When the waiter offered an extra noodle dish, I of course could not decline. This buckwheat soba was freshly made that day by Yamamoto's sous-chef. Sudachi is a small green Japanese citrus, which provided a zesty kick. The texture of the noodles was full of bounce and body, a stark contrast to the lifeless soba found in the US.
At this point, I had a brain fart and forgot to take a picture of the palate cleanser. It was a refreshing sudachi sorbet served with a few pieces of snow pear.
The baked chestnut cake seems to be another RyuGin standby. It was served on a glass plaque-style plate, backed with a decorative picture beneath it. Apparently the plate they use varies with the seasons, but always uses the chestnut cake as a visually-striking representation of the moon. The cake itself was pretty good, with a subtle but not overwhelming chestnut flavor.
This gelatinous version of the traditional red bean cake was incredibly smooth and light. Red bean is not my favorite dessert ingredient, but this had none of the "sandyness" I often find with red beans.
In the end, I was very happy with our meal at RyuGin. It was truly an experience unlike any I've had before. Yamamoto-san created new, groundbreaking combinations of ingredients and flavors in some dishes while reaching back to and modernizing tradition in others. Most importantly, the food was all really, really good. The place is getting a ton of buzz, and deservedly so. As Chuck said in his review, I think we'll be hearing a lot more about RyuGin in the coming years as it pushes for a third Michelin star.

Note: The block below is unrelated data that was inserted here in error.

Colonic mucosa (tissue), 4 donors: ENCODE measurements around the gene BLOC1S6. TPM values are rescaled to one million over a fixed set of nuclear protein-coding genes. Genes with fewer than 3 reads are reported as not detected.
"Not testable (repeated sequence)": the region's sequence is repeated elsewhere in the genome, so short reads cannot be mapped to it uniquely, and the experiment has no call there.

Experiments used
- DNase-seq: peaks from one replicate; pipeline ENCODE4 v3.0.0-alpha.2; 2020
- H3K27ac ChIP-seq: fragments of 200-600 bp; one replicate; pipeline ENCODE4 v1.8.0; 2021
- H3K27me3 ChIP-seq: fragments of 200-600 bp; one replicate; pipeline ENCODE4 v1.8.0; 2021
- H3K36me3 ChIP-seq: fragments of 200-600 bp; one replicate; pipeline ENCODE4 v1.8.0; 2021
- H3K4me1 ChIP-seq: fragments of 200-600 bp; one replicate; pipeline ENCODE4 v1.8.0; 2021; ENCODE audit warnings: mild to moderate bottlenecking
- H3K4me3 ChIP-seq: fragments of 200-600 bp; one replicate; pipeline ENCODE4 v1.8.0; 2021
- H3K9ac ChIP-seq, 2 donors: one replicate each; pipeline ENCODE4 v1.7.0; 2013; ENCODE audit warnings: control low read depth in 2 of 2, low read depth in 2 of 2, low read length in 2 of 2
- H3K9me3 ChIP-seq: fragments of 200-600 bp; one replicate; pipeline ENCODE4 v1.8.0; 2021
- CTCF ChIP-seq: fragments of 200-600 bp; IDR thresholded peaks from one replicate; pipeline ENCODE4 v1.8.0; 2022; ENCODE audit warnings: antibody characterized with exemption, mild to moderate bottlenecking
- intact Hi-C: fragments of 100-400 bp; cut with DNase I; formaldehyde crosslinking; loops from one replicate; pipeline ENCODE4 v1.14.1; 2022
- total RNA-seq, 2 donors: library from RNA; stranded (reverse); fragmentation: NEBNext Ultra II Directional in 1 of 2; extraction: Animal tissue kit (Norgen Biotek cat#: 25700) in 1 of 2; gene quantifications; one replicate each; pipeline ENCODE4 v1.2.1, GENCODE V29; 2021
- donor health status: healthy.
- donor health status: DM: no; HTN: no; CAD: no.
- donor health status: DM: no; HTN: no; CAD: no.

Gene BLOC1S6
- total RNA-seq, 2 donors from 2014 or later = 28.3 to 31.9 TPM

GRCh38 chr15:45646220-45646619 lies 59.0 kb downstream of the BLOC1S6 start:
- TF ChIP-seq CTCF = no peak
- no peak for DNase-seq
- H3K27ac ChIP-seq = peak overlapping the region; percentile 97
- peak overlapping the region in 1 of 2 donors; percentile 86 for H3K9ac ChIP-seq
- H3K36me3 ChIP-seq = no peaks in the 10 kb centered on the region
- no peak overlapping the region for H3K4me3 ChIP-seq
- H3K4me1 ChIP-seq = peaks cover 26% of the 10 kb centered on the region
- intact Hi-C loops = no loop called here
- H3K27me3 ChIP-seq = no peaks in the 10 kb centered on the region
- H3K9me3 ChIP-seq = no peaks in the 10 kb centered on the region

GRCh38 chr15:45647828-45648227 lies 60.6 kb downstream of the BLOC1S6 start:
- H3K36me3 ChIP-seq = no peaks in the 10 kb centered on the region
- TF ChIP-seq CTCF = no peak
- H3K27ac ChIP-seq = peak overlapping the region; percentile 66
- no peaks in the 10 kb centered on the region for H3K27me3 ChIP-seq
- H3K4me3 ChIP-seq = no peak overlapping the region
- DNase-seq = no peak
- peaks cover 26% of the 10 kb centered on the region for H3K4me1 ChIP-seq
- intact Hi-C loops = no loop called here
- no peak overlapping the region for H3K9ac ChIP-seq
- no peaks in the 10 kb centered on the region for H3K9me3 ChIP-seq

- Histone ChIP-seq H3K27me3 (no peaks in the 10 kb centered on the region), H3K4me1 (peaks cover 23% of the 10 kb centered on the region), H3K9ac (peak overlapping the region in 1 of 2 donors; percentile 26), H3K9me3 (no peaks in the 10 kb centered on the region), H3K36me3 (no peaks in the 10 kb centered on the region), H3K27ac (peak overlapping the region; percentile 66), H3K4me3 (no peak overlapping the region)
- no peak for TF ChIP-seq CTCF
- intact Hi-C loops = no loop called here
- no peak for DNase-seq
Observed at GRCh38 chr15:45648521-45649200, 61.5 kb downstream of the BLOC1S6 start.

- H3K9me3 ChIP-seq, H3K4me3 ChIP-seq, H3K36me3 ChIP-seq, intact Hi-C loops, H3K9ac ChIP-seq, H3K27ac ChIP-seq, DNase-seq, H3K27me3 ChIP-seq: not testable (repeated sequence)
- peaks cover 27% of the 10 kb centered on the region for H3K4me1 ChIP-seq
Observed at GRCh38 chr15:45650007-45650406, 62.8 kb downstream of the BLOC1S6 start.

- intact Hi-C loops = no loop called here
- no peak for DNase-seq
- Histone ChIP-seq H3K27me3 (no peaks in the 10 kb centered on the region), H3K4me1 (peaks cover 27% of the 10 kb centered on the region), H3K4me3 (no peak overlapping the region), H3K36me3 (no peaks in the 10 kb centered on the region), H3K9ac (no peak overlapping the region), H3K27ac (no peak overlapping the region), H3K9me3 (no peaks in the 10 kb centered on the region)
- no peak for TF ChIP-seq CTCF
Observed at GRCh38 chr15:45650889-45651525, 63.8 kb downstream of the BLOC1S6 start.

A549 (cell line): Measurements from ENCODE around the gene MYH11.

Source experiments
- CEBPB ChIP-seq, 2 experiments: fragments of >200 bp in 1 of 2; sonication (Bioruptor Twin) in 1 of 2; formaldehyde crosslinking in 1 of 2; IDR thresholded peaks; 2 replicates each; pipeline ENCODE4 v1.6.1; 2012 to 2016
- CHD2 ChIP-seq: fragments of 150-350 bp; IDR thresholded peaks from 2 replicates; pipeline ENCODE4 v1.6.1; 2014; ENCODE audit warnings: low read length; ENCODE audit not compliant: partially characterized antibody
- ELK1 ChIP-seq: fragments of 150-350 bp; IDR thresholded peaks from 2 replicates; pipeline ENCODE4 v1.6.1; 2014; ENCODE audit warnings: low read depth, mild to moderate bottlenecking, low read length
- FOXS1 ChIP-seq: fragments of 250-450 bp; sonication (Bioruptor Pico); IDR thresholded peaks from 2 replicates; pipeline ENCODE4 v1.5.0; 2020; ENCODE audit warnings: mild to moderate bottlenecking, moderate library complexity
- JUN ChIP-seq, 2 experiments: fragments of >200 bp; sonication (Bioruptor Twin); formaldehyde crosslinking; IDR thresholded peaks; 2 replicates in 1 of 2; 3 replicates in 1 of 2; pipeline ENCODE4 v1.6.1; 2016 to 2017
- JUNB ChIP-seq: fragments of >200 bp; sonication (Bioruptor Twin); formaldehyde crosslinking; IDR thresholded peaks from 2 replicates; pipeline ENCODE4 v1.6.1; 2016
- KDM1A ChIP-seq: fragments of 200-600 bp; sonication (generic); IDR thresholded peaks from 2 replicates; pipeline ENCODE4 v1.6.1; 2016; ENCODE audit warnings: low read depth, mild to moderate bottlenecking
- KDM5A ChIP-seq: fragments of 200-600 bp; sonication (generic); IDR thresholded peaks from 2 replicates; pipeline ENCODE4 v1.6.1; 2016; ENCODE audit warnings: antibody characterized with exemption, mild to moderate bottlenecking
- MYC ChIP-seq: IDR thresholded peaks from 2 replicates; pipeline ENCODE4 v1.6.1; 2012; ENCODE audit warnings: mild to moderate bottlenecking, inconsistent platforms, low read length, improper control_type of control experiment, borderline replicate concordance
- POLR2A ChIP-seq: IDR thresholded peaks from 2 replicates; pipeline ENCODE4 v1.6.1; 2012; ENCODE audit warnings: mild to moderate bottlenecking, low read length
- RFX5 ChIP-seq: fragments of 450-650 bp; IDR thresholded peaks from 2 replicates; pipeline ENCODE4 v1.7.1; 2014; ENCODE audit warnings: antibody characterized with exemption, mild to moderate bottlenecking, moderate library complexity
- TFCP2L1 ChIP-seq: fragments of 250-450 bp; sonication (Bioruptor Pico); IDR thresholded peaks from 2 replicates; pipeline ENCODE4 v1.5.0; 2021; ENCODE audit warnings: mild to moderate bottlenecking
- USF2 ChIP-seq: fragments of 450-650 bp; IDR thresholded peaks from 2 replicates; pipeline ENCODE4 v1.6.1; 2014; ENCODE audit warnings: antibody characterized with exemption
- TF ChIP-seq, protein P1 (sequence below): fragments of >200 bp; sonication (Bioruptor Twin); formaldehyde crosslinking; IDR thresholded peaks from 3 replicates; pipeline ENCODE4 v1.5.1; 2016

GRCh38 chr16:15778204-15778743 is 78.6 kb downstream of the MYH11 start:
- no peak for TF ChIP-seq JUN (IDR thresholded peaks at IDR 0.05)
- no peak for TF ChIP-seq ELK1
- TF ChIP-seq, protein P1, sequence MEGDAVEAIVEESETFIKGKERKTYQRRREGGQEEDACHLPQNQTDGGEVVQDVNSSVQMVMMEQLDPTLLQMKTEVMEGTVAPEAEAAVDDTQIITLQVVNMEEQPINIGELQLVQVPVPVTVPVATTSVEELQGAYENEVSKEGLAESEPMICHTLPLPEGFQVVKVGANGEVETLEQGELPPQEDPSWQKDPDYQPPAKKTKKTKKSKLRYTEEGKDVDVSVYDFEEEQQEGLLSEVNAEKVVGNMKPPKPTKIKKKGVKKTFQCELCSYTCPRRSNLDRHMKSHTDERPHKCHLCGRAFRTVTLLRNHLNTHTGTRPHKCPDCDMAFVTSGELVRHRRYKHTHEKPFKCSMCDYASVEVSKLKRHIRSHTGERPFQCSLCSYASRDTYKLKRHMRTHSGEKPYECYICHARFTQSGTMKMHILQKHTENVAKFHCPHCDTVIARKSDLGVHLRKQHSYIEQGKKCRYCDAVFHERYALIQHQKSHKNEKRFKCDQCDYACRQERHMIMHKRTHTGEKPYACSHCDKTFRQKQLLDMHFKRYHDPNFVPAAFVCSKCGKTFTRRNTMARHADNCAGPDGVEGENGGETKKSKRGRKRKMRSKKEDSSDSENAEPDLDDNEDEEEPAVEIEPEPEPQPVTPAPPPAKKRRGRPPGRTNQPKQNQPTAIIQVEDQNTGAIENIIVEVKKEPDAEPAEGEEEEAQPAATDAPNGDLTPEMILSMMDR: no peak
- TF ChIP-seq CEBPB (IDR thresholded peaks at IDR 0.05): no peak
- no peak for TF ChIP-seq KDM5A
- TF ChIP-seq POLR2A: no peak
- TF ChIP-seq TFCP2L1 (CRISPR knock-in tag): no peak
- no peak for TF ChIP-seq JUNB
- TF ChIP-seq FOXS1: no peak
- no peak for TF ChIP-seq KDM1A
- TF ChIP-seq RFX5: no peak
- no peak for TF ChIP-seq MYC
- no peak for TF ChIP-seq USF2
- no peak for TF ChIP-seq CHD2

And while the style is decidedly contemporary, Yamamoto-san certainly paid attention to Japanese traditions. As we left the building, the chef and 2 staff members appeared to lead us out and say a final goodbye. They stayed in front of the doorway, all bowing and waving good bye as we walked down the alley. We kept turning back to look and they kept waving, until we got to the main street and could no longer see the restaurant. You've gotta love that kind of hospitality.